The Power of Doing Nothing

The Power of Doing Nothing

Gwendalyn Waggoner, Editor

Everyone has experienced anxiety in some form, whether it is minute and controllable or overpowering. Either way, it is a universal feeling, and at the moment, it is more common due to the change in routine. For me, any simple schedule hindrance can set me into a state of panic and worry. Typically, I am able to control this feeling by taking a few steps back and mentally rearranging the timeline I planned. At first, I enjoyed the extra free time and lack of concrete plans because it was something I lacked for so long. Now, it seems almost unbearable to keep living in the monotony of my lazy schedule.

Anxiety in T.V. is often portrayed as fast paced blurred images and a symphony of white noise. When I am experiencing anxiety, it is coupled with the urge to stop doing everything altogether. This being said, my time at home has been filled with the background noise of Netflix as I lay scrolling through Instagram for the sensation of my finger sliding across the screen while paying little attention to the content. This coping mechanism of immersing myself into the wanderlust of the fictional characters on my screen has left my days feeling barren and desolate.

In an attempt to fill my days with productivity, I turned to my sketchbook, but rarely produced anything other than blank pages. When this was the outcome, I became angry at myself for achieving nothing, which put me back into the cycle of monotony. It was not until three days ago a friend reached out and asked if I had been keeping up with my habit of practicing yoga. I responded with the truth, no, I lacked the motivation to leave the cocoon that was my bed. It was his next message that provided a challenge to return to my daily stretches and quiet moments of peace.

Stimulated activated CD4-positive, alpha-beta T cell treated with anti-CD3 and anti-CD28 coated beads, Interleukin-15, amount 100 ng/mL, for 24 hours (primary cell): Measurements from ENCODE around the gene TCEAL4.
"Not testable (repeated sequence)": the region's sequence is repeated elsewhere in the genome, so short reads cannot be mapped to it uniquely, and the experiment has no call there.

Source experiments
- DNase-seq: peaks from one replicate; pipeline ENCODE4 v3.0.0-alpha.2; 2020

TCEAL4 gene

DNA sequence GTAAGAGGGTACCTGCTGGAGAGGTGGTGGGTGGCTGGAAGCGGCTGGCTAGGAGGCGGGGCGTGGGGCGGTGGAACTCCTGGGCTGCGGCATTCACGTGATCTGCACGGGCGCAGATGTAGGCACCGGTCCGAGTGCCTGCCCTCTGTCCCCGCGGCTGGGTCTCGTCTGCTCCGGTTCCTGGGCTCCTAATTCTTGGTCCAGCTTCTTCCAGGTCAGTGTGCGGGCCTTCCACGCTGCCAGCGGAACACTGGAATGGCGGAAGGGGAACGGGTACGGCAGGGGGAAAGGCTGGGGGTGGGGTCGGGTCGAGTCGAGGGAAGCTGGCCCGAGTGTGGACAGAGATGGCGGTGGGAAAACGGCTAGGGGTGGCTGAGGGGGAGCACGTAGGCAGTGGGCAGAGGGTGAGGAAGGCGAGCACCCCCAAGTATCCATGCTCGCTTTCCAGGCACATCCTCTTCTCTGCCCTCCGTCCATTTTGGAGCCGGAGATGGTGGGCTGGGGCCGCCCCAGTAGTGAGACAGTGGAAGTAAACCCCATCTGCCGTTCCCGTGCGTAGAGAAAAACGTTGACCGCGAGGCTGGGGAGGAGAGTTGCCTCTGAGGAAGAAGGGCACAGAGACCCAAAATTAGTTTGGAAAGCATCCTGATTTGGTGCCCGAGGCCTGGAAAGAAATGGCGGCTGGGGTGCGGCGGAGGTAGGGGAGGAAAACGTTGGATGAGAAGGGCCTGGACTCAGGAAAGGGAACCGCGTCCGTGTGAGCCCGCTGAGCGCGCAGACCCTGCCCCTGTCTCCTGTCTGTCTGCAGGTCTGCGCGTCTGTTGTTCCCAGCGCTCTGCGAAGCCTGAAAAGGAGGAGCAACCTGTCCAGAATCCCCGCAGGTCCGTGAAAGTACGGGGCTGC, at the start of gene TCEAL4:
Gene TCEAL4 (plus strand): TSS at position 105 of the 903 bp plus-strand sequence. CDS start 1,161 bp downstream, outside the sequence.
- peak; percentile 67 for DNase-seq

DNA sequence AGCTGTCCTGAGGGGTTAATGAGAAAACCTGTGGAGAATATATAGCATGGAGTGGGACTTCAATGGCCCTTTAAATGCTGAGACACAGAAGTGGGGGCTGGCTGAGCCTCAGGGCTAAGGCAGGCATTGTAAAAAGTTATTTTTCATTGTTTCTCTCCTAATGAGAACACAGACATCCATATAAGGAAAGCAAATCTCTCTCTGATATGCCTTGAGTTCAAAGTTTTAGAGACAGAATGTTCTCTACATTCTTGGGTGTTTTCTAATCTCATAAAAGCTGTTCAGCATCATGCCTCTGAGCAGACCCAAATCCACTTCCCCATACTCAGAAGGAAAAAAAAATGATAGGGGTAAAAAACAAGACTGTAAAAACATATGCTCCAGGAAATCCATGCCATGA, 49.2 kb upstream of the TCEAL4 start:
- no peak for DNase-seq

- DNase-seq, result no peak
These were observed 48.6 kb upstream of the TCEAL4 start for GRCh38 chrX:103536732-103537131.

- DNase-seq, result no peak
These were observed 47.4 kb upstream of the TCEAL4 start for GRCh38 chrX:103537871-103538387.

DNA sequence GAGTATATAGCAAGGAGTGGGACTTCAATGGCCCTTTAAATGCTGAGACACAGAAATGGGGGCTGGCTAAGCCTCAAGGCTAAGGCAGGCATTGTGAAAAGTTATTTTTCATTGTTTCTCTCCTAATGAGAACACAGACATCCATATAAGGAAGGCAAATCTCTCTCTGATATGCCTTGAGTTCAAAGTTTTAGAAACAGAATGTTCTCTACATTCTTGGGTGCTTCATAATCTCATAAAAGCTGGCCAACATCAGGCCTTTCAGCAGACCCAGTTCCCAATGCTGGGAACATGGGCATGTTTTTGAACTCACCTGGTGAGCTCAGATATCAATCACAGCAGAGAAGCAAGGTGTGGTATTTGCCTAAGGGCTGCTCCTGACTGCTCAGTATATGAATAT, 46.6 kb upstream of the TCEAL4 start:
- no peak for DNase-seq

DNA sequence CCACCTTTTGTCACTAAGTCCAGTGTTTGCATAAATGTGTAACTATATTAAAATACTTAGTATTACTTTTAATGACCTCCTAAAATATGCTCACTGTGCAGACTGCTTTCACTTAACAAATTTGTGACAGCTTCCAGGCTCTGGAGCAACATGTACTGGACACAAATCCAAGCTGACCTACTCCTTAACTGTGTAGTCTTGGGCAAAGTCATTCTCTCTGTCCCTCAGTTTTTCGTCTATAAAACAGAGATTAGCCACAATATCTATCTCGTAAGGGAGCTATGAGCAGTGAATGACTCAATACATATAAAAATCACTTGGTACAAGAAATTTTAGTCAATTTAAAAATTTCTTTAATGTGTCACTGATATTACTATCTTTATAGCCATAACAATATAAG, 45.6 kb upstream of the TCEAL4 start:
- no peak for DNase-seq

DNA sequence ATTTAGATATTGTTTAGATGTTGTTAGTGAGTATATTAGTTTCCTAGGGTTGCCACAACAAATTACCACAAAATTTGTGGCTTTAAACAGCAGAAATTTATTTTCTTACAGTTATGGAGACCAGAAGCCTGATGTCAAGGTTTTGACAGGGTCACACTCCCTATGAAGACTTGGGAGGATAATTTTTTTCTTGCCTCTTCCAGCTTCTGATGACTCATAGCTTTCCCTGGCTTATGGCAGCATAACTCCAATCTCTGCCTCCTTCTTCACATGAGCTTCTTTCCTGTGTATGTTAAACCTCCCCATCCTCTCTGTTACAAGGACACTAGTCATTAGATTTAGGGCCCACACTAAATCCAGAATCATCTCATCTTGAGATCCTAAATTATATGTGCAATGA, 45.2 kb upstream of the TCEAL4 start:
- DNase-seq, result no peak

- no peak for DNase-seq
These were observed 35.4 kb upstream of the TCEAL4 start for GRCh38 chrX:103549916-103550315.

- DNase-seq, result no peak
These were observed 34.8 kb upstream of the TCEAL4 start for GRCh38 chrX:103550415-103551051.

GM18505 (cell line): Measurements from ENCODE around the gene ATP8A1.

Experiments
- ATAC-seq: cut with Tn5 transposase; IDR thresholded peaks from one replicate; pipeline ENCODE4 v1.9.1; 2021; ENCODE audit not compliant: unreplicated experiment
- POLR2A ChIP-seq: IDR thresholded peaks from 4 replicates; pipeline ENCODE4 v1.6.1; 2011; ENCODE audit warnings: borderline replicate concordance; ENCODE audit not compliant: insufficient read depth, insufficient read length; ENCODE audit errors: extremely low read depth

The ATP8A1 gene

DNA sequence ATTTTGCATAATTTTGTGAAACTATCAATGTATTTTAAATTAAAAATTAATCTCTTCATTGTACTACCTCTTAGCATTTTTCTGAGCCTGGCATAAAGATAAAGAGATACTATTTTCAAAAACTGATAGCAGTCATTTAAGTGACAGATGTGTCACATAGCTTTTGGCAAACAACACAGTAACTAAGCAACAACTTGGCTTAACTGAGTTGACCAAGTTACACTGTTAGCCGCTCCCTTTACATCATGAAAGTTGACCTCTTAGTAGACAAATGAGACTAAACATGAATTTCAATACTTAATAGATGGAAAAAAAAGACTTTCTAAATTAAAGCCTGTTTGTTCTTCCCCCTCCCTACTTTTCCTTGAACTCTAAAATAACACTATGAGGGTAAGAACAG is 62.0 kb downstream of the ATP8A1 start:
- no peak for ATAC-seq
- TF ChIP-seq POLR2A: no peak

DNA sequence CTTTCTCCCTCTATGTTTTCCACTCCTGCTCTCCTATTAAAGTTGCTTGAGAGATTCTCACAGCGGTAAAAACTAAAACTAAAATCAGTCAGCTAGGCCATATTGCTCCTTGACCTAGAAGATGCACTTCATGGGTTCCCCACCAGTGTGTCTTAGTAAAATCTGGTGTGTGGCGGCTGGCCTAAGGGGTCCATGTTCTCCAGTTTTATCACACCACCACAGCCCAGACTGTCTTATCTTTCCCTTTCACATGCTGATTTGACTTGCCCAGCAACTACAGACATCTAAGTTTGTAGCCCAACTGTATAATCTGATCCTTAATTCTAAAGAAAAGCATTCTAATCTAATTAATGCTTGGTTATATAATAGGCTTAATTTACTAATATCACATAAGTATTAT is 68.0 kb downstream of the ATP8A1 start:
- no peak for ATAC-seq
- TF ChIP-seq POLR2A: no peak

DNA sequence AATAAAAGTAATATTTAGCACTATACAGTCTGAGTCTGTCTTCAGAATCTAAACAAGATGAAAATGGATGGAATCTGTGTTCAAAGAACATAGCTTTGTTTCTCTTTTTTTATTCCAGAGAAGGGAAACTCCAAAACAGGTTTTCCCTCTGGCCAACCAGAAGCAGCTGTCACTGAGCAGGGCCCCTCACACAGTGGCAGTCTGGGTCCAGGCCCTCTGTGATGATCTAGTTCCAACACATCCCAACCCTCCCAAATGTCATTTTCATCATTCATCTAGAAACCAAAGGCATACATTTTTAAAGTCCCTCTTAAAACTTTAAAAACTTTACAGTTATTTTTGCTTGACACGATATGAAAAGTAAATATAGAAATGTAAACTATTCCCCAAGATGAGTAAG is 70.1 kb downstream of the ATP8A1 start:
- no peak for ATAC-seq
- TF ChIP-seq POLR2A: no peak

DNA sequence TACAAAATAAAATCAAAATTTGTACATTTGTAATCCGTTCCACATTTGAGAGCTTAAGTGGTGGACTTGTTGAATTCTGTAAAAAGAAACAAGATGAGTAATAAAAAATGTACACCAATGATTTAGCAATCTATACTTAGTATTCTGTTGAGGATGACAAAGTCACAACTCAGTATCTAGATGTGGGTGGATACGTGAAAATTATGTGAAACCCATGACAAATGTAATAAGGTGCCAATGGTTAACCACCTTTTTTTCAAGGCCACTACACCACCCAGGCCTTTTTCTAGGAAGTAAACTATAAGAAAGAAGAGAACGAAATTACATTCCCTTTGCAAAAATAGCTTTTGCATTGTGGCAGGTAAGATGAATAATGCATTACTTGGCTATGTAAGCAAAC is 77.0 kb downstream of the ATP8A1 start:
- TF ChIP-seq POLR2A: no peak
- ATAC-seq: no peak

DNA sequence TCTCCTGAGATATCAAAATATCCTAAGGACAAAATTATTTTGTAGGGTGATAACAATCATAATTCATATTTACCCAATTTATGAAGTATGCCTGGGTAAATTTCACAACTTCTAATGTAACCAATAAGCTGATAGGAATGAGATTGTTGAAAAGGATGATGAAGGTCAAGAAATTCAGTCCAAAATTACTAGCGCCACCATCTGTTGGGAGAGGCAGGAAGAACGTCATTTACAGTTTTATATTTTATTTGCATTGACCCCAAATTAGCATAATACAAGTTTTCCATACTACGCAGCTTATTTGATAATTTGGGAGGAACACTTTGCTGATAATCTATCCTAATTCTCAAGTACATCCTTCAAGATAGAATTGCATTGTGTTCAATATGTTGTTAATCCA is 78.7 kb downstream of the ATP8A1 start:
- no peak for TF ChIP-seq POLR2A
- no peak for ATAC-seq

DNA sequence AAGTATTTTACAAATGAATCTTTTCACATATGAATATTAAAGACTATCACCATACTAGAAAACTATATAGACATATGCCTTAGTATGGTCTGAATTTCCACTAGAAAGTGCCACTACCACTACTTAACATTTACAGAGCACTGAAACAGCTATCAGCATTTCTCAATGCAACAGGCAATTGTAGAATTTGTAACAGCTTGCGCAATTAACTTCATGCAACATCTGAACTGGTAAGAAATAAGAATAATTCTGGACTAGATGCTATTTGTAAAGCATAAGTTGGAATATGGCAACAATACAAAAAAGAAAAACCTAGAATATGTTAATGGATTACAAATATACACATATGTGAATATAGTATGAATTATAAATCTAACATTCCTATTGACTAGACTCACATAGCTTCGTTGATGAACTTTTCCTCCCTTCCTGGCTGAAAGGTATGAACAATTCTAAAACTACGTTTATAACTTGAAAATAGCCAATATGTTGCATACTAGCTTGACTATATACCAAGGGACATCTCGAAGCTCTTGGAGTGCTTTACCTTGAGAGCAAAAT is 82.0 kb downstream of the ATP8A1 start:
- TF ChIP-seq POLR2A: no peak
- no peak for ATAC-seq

I spent most of that day doing the same routine of mindlessly scrolling until I had the idea to grab my mat and spend a few minutes in the back yard. With no idea where to start, I pulled up a guided yoga routine on my phone and followed along. It was only ten minutes, but it allowed me to find the connection to myself I thought I lost. I spent another ten minutes testing my limits in common stretches, and as I was about to return to my room, I had the idea to spend more time outside. The next day, I returned and began without the guided poses, and today, I woke and was filled with the excitement to spend my moments alone with my yoga mat. 

 Practicing yoga has always been a way for me to feel mindfulness and relieve the urges of anxiety.  It has only been a few days but I have felt more enthusiasm to spend time away from my screens and outside. I felt trapped within a cycle of anxiety and emptiness, feeling pressure to accomplish something while I have all of the time. It wasn’t until I relinquished myself into the moment of emptiness that I found fulfillment.